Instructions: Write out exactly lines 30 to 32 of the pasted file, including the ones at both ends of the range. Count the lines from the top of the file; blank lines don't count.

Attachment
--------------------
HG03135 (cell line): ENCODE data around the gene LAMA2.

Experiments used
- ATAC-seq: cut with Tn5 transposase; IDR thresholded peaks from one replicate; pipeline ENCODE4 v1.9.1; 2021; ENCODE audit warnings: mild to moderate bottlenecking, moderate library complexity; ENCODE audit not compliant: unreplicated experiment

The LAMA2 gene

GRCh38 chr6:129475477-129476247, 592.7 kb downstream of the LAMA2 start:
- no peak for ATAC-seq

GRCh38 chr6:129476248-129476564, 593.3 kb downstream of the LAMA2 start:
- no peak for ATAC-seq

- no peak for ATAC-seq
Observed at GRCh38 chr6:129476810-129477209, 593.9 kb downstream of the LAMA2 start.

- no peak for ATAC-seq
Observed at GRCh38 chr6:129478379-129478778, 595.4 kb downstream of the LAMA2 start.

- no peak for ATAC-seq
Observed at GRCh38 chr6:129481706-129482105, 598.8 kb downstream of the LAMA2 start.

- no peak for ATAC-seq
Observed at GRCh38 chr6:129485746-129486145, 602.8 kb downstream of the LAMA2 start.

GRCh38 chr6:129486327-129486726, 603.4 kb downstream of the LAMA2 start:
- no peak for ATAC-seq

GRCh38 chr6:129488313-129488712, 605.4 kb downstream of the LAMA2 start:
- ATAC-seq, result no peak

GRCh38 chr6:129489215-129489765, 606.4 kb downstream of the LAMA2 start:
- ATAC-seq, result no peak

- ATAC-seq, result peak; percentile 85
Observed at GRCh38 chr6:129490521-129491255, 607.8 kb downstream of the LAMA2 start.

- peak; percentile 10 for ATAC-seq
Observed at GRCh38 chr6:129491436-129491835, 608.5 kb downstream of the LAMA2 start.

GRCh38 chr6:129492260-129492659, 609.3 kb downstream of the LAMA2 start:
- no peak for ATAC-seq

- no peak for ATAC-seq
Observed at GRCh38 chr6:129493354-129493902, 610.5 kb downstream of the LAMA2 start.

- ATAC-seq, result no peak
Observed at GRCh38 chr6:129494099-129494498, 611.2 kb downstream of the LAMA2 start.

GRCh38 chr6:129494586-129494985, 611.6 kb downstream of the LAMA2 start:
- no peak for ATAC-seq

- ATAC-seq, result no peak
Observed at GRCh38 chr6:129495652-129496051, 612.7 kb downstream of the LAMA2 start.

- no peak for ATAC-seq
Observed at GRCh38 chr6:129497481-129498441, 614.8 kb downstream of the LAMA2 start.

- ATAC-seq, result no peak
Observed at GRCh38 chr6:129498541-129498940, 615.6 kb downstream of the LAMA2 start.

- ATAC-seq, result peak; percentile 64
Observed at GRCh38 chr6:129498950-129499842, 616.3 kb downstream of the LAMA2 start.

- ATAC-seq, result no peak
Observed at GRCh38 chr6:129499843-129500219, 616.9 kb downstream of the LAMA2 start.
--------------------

Observed at GRCh38 chr6:129493354-129493902, 610.5 kb downstream of the LAMA2 start.

- ATAC-seq, result no peak
Observed at GRCh38 chr6:129494099-129494498, 611.2 kb downstream of the LAMA2 start.